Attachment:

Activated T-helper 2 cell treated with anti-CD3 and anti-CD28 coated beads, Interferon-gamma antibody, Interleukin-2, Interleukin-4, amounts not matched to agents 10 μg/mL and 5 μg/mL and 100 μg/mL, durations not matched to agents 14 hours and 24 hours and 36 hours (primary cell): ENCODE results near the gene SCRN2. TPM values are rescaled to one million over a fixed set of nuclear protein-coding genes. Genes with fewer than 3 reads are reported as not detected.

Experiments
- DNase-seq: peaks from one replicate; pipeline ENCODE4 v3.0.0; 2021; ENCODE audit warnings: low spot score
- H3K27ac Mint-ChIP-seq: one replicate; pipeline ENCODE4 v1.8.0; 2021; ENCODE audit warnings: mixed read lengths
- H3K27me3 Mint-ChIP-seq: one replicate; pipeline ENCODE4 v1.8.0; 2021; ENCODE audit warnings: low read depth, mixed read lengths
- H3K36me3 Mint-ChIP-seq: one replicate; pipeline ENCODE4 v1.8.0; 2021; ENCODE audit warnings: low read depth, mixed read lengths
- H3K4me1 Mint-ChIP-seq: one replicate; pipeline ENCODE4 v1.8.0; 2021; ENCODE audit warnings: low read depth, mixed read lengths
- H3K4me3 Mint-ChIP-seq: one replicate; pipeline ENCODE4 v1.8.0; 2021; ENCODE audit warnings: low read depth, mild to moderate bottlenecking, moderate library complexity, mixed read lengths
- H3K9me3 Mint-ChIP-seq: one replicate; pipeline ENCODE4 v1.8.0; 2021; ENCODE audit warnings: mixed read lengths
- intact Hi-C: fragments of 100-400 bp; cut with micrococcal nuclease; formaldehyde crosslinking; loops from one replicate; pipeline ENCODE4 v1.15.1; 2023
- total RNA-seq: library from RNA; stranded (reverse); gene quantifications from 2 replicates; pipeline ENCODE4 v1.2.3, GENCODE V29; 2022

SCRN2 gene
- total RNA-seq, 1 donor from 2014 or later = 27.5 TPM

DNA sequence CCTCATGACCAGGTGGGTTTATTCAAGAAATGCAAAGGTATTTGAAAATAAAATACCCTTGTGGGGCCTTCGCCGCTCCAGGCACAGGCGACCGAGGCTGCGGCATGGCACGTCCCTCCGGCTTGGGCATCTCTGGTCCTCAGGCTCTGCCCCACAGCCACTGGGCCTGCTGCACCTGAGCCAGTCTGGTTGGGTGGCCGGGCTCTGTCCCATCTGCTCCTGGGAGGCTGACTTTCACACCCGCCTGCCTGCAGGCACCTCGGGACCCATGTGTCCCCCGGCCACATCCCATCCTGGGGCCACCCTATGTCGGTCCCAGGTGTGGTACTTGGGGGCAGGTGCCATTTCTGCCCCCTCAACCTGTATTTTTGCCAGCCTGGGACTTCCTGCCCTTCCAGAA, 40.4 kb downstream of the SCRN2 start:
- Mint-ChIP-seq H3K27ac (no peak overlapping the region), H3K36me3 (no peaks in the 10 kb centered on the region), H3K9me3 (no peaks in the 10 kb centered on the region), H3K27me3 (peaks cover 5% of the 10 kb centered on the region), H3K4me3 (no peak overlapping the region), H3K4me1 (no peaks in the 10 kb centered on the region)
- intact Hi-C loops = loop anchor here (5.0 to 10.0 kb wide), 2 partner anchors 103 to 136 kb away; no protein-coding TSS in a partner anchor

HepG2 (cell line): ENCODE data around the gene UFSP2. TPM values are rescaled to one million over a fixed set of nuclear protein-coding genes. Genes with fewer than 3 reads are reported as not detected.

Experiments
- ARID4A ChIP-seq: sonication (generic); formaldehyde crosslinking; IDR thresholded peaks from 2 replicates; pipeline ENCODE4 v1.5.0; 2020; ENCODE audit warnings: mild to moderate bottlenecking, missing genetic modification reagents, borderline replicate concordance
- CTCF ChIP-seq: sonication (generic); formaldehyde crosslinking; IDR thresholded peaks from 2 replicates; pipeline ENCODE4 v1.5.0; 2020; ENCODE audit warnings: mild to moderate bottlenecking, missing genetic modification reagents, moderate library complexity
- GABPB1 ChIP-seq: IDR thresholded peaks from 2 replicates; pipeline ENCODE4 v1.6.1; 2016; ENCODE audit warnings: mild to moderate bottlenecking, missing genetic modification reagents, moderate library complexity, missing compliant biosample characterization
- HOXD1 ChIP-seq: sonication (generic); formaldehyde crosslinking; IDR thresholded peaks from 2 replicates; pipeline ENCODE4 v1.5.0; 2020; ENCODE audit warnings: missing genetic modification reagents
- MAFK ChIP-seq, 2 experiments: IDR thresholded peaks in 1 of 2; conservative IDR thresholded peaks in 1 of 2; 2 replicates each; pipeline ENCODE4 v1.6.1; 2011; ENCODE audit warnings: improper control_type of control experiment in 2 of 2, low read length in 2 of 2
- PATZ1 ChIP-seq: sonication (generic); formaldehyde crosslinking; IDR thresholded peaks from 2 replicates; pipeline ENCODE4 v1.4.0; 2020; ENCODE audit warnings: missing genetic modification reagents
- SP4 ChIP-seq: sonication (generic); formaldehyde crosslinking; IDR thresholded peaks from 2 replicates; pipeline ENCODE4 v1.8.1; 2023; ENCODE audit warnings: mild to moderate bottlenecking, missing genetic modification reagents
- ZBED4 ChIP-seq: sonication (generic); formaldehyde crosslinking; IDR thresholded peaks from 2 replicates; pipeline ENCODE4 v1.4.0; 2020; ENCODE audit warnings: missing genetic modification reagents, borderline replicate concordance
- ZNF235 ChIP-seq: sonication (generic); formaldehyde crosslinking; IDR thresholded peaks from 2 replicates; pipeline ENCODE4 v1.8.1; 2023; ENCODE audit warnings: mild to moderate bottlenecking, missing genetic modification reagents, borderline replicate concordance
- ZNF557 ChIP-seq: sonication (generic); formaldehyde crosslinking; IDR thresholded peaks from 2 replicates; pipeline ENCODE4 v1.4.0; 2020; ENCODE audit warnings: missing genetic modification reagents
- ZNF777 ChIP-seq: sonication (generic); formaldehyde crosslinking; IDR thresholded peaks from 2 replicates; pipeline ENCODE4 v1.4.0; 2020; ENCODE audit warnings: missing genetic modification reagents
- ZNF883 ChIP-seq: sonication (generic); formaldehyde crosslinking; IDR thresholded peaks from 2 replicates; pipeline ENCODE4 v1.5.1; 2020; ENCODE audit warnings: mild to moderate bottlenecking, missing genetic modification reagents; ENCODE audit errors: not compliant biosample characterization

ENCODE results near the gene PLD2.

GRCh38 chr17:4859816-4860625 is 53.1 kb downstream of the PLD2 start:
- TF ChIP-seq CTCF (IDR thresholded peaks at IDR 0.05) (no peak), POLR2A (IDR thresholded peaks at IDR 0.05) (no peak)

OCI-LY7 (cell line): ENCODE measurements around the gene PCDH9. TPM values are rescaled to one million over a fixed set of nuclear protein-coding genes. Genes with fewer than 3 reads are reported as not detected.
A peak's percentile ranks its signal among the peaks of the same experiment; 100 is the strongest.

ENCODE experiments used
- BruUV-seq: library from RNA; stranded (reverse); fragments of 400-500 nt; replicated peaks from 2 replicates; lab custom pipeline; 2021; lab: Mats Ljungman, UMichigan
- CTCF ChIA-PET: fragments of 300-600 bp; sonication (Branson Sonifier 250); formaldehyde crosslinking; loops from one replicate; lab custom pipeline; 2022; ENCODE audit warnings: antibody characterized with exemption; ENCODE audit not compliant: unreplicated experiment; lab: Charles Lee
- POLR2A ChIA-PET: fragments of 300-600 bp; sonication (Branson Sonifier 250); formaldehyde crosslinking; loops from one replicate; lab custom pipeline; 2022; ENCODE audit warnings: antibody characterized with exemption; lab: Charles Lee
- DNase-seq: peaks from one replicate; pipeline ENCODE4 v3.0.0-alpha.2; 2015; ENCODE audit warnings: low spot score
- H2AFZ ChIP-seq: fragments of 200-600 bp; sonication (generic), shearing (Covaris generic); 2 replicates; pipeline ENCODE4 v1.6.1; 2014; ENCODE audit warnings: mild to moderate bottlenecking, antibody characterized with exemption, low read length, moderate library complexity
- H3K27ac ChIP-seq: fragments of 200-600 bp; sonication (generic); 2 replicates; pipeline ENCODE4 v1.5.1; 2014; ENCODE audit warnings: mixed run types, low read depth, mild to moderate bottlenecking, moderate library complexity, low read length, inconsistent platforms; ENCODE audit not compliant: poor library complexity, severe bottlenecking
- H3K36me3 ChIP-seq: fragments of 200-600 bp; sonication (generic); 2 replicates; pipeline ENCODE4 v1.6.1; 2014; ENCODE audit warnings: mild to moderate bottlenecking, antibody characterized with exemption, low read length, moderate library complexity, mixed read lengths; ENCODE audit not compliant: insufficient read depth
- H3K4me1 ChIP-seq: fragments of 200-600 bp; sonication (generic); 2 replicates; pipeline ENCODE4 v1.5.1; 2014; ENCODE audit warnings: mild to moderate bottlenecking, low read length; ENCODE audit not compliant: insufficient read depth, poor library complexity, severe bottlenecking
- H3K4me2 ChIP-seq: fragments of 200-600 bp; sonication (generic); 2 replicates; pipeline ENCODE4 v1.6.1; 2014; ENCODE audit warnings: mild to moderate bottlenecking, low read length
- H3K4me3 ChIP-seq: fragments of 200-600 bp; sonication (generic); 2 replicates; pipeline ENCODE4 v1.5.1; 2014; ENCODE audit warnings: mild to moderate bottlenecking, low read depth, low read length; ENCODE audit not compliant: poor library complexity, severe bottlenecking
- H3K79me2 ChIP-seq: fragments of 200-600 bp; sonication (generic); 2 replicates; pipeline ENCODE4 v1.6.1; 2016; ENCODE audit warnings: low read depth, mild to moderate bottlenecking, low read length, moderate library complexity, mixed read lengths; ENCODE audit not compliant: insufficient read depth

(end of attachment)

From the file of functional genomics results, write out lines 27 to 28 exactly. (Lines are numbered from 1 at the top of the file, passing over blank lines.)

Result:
- ZNF235 ChIP-seq: sonication (generic); formaldehyde crosslinking; IDR thresholded peaks from 2 replicates; pipeline ENCODE4 v1.8.1; 2023; ENCODE audit warnings: mild to moderate bottlenecking, missing genetic modification reagents, borderline replicate concordance
- ZNF557 ChIP-seq: sonication (generic); formaldehyde crosslinking; IDR thresholded peaks from 2 replicates; pipeline ENCODE4 v1.4.0; 2020; ENCODE audit warnings: missing genetic modification reagents